Abedo could not believe it. After an uncomfortable internal examination followed by an ultrasound, her doctor said the coil had moved out of place. She also confirmed that Abedo was eight weeks pregnant.
Abedo’s doctor was a middle-aged, smallish looking lady, who always dressed quite brightly, too flashy for a doctor in Abedo’s opinion. Her earrings were always too big, she always had a long gold necklace on, her hair was in dreads and her make-up was just a tad bit loud. But Dr Adediran was very good in her field and was one of the best gynaecologists around so that Abedo and her friends would not see any doctor beside her if they could help it.
Today, Abedo was not very impressed with her. She had given Abedo an accusatory look when she found out the coil was displaced. The kind of look only third world healthcare professionals ever gave their patients. She had always wondered at the huge difference in patient-doctor interactions between the developed world and the developing world. The reason this surprised her was, remove the same doctor from Nigeria and put him in Oz or England and you would get a totally different service, a more positive experience. At least, so she had been told by her friends living in England and Australia. This was despite the pay out of pocket health care service in Nigeria unlike in the other two countries where healthcare was subsidised or free.
She did not allow her doctor’s look rub her off the wrong way. Instead, she asked, “So doctor, what could have caused the coil to move out of its place?”
Doctor Adediran replied, “It is not always clear what causes a displaced coil. However, it can happen when the womb gets bigger for any reason. We always advise women to check their coils regularly by feeling for the thread at least once a month usually immediately after their periods. When last did you check that your coil was in place?”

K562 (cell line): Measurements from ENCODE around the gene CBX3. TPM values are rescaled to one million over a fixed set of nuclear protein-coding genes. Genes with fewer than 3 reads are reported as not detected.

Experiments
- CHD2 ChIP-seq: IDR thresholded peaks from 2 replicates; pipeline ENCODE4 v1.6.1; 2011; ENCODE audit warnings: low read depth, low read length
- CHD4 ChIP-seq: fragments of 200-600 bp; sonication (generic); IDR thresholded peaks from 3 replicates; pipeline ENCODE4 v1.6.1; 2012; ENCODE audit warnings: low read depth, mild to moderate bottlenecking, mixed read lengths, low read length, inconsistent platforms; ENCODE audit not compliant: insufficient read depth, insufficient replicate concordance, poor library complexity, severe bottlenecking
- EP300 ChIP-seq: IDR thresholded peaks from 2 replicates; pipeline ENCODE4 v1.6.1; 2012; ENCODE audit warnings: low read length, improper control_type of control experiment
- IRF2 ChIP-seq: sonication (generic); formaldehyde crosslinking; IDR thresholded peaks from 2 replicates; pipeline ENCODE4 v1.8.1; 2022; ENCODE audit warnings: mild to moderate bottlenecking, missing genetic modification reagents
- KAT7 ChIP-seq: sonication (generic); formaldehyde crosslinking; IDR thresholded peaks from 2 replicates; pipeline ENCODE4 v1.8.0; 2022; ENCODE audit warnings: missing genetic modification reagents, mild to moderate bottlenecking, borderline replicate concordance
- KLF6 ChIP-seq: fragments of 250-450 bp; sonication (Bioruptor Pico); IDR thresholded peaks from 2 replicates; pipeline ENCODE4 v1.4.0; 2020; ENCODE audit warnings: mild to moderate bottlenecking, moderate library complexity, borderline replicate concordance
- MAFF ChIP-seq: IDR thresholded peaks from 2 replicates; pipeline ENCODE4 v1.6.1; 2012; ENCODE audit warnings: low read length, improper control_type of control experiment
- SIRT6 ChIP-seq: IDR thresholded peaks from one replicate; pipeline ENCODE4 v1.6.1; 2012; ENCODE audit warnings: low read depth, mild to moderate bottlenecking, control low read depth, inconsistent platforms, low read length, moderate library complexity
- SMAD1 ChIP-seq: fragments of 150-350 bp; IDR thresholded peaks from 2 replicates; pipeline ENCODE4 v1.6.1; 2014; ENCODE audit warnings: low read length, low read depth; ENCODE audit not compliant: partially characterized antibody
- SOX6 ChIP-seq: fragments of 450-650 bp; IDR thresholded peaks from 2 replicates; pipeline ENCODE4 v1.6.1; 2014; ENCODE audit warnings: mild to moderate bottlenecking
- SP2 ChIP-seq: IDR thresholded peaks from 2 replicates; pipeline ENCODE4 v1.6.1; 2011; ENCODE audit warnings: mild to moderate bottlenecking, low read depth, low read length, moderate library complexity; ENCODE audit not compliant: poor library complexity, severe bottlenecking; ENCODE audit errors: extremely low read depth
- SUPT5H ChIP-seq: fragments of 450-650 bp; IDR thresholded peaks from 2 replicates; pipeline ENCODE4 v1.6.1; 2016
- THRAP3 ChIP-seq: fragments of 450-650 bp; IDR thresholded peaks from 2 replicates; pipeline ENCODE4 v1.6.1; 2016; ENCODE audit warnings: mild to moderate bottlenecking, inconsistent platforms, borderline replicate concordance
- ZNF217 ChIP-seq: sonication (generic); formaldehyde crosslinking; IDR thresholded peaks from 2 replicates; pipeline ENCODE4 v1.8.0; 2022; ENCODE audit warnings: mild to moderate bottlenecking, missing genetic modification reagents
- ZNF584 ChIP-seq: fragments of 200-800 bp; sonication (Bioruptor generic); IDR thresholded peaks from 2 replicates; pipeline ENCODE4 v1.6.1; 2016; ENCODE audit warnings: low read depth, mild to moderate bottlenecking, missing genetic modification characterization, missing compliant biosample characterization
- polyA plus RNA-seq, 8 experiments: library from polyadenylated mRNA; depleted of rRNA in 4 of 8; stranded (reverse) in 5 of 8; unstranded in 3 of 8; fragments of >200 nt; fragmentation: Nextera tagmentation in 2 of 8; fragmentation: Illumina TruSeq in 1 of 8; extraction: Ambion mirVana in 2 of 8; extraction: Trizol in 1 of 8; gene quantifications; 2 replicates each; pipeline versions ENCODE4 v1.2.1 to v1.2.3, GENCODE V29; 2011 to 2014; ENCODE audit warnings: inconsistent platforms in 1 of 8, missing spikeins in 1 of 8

Abedo looked blank. No wonder the doctor had looked at her like she did not know what she was doing. She had never checked the coil since she had it inserted a year ago. She had thought she had absolutely nothing to worry about for at least five years. She could not remember being advised about regular coil thread checks.
She did not reply the doctor. Instead, she asked, “So what are my options now? Will the baby be okay?”
Dr Adediran looked surprised. She asked Abedo, “Do you want to keep this pregnancy Mrs Badmus? I thought you said it might cause some difficulties in your relationship with your husband.”
Abedo still looked expressionless at her doctor and said, “Doctor I am keeping this baby.” She repeated, “So what are my options?”
Dr Adediran proceeded to explain Abedo’s options to her. She advised that it was better to remove the coil as soon as possible to reduce complications such as miscarriage and preterm labour. She would have to conduct another internal exam, a more detailed one to do this. She also said she might not be successful in removing the coil. Dr Adediran said removing the coil immediately did not eliminate the possibility that she could have a miscarriage but there was a relatively smaller risk compared to if the coil was left in.
As Dr Adediran spoke, Abedo stared into space. When they were finished, Abedo thanked the doctor and left her office. She stopped at the receptionist’s on her way out and booked an appointment with the doctor for the next day.
As she drove home, she rehearsed how she would break the news to Eda.